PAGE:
We also offer various workshops and retreats to educators and the broader community. In response to the global protests in the wake of the murder of George Floyd, we created a workshop called More Than Being Calm: Mindfulness for Implicit Bias. This workshop engages people in deepening their consciousness of bias with accountability and compassion for themselves and others.
What does it mean to be mindful together at home?
One of the beautiful things about mindfulness is that it can look many different ways for different families! As a family, mindfulness means becoming more aware of one another, our emotions, and our needs, by listening to one another and being present. This means creating a safe container where all family members, including kids, feel comfortable letting each other know what they need. “I need some space right now.” “I need a caring ear to listen to me.” “I need a hug.” Being mindful means honoring what we each need to thrive at home.
How does implementing mindfulness practices at home benefit me and the kids I work and/or live with? How do I know these practices are working?
Practicing mindfulness can have a multitude of benefits for adults and kids! Research shows that a consistent mindfulness practice can increase happiness. Mindfulness can support a sense of equanimity (the feeling that things don’t move me in the same way, or that I don’t get as easily “bent out of shape”) as you increase your capacity to respond rather than react to a situation. Mindfulness can help settle our nervous systems! If we co-create the weather in our homes, wouldn’t it be great if we could start with calm weather, which is a regulated nervous system? Finally, mindfulness can also be empowering for kids because it gives them the opportunity to tap into their own creativity by creating their own practices. They also learn how to self-regulate. If practiced consistently, mindfulness can become routine and be a go-to when things feel challenging.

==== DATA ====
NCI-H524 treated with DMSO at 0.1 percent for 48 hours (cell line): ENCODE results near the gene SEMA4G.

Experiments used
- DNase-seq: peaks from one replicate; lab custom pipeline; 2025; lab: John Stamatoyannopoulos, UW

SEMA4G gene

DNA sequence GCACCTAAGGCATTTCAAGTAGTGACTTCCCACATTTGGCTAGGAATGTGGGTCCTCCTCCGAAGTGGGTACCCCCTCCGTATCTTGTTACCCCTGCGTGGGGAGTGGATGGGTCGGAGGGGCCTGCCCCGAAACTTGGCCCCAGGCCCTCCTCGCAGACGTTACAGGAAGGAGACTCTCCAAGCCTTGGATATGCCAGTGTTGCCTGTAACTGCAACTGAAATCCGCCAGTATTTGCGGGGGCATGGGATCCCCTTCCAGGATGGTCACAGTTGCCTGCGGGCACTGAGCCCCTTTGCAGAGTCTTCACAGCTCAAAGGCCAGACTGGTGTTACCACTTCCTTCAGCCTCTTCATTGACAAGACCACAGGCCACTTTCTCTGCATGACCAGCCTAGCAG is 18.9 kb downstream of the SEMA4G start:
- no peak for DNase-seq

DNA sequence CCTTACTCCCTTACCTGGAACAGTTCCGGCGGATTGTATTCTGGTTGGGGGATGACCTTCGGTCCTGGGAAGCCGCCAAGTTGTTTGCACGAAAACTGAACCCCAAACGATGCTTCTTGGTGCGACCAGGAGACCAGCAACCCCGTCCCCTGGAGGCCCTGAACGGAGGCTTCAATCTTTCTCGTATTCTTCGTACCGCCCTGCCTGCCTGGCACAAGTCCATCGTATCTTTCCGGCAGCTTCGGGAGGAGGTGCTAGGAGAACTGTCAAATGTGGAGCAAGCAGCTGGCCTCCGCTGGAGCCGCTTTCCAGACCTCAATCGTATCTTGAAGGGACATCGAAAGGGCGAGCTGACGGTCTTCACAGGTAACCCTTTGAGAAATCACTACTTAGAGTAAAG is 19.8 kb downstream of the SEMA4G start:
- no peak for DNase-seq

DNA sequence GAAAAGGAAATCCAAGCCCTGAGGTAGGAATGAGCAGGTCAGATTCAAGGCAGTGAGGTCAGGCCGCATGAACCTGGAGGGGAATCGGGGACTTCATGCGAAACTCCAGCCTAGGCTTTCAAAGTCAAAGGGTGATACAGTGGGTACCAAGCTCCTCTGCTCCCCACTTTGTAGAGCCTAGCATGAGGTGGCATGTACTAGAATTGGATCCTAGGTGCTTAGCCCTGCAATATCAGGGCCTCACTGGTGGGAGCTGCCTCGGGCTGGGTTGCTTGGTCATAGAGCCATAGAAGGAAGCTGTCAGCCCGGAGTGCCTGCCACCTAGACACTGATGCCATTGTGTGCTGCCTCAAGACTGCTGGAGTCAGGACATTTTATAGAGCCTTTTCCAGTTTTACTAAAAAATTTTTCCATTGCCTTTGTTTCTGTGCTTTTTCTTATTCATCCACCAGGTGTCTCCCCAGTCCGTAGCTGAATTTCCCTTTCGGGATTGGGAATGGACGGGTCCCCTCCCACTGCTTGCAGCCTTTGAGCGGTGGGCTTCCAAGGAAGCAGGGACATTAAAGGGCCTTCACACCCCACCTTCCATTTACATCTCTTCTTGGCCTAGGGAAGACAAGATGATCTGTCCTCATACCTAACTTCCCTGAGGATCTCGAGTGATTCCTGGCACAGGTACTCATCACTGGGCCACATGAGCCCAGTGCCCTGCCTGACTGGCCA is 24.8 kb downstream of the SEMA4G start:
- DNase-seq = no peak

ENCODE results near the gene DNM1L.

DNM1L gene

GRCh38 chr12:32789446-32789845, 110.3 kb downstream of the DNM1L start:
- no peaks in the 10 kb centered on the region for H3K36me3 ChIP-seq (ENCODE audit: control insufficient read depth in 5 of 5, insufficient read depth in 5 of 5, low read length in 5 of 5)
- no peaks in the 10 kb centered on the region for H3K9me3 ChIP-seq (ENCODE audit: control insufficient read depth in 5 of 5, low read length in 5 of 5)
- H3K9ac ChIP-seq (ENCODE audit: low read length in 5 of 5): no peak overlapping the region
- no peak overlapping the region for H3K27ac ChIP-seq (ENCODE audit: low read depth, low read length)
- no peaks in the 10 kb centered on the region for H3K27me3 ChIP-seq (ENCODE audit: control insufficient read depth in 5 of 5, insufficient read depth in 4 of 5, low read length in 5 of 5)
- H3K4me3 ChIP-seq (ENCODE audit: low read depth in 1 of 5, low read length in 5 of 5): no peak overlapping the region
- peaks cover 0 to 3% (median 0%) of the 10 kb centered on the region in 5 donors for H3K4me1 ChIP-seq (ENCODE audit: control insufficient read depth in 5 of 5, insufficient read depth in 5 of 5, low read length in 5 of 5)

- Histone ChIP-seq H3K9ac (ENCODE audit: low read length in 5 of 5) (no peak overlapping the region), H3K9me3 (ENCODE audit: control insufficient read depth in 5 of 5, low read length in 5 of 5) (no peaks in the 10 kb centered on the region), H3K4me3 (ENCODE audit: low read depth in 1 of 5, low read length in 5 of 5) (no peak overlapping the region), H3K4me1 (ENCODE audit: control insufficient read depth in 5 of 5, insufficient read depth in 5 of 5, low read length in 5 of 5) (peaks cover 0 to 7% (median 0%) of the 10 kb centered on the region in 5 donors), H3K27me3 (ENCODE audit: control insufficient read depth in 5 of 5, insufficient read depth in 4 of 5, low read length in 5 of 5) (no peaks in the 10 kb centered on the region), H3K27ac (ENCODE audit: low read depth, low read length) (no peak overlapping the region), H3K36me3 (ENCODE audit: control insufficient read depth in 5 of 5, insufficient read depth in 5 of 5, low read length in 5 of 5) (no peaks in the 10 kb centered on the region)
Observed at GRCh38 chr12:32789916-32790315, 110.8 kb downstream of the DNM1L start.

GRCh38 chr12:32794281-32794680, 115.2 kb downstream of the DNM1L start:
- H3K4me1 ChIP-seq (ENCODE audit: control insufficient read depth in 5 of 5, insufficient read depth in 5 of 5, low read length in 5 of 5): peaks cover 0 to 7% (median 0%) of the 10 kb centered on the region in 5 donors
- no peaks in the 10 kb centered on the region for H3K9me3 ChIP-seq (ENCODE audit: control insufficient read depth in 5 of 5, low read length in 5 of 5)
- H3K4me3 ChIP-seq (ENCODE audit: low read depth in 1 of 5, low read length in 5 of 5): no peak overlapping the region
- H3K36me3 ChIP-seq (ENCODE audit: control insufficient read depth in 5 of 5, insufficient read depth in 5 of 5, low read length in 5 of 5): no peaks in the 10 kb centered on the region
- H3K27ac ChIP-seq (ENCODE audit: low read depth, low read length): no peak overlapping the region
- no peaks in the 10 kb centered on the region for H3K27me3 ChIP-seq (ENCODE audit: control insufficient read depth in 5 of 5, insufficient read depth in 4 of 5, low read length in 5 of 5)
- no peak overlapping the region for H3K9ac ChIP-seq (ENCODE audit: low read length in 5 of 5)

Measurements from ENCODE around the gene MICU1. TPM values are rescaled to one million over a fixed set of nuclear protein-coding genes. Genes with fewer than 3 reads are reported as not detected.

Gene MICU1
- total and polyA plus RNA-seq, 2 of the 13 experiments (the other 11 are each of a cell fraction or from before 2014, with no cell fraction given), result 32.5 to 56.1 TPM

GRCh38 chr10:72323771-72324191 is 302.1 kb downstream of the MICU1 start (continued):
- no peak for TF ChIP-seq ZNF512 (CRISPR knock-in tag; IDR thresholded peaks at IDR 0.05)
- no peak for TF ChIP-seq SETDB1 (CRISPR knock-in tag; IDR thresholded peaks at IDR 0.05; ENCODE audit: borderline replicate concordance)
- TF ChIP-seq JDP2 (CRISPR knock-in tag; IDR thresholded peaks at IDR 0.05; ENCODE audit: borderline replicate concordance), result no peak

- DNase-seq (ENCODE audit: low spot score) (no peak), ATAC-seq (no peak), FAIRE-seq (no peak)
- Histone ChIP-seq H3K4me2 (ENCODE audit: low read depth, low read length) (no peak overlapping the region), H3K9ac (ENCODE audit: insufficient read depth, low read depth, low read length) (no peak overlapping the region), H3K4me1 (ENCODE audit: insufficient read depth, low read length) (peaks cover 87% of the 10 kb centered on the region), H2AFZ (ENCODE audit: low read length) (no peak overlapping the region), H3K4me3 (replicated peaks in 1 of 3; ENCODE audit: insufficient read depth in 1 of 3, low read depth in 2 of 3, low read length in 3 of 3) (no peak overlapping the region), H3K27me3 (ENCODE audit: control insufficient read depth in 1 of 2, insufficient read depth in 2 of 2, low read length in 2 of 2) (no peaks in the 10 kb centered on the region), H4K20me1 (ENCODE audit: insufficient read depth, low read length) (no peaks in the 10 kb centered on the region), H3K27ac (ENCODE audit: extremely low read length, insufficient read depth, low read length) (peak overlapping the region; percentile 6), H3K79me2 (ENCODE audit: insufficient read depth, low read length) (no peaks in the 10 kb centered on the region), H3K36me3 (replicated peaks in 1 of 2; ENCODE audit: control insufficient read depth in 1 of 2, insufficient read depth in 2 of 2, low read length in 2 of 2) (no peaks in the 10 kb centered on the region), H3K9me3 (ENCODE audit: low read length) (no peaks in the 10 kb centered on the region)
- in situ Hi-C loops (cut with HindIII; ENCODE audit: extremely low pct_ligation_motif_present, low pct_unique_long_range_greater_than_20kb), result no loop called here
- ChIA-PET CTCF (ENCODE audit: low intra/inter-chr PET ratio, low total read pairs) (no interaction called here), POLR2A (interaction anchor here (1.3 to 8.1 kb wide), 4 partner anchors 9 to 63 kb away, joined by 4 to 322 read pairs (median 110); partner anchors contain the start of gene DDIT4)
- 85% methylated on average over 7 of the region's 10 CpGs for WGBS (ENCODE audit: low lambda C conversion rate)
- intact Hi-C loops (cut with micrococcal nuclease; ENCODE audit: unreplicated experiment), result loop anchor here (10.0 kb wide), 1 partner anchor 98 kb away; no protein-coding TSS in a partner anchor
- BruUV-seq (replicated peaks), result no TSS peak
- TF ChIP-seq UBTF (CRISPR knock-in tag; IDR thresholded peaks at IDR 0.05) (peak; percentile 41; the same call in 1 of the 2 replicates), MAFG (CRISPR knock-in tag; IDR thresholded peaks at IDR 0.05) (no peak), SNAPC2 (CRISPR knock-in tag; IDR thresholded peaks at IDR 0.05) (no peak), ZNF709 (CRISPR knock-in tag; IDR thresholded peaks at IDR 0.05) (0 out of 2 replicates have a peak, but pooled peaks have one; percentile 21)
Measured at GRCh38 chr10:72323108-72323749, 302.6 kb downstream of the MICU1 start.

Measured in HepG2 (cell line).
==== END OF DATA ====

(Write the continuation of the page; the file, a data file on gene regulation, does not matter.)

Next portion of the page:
What do you think are some of the challenges for families in being mindful or applying these strategies, and how do you help families address those challenges in your workshops?
One challenge for families is thinking that mindfulness needs to look a certain way. Sometimes you may practice as a family, other times you practice by yourself. Your kids may not want to practice with you, and that’s okay! When we practice by ourselves, we are modeling for our kids what it could look like and planting seeds for them to try when they feel ready. Mindfulness is not just about breathing or sitting a certain way. Anything can be done mindfully, as long as we’re paying attention to the present moment. So being in nature, eating, listening to music, feeling sensations in the body are all mindfulness practices, when done with curiosity and compassion. Your family may already be doing mindfulness practices without even realizing it!
Another challenge can be making time to practice. Some people think that they need a lot of time to practice mindfulness. Many caregivers and teachers have told us in evaluations that their kids’ needs, daily chores, or other stressors often pull their attention away from mindfulness practices. We like to say that two minutes counts! If you have more time, great! If not, we say start where you are and do what you can.
Some people may think that mindfulness is only for certain people, whether it be race, class, socio-economic status, etc. Mindfulness can be beneficial for everyone and often families learn that they already do mindfulness practices. It’s also helpful for families to see themselves reflected in mindfulness teachers/facilitators. At Space Between, we intentionally seek out diverse experts to learn from.
The fact that the greater society thinks that Mindfulness = Calm can be a barrier to some. Although over time, mindfulness can help us be calmer more of the time, it’s really about noticing and creating more space for agency and choice as our awareness grows. At Space Between, we show all of the ways that mindfulness can look.
How does mindfulness connect in the bigger picture of the community we take part in? (Educators, caregivers, families, and children)
We are all connected. How we show up and move through the world affects other people. Think about a person who can light up a room. Think about a person who walks into a room and is in a bad mood. Think about a person who exudes calm. You can see it on their face and in their body language. The more mindful we are, the more we are aware of how we impact others, and also how others impact us. We also become more aware of our own thoughts and emotions and how to manage them.
Save the Dates for Space Between
September 14th: Register now for the Space Between Virtual Tools for Teens Course through the Center for Child and Family Wellbeing at UW.
October 16th and 17th: Educator Restorative Retreat for more information send an email to firstname.lastname@example.org
October 21st: Save the date to celebrate and support Space Between.
To learn more about Space Between, visit their website and check out Tai and Kara-Lee’s quick tips for making mindfulness part of your family’s daily routine.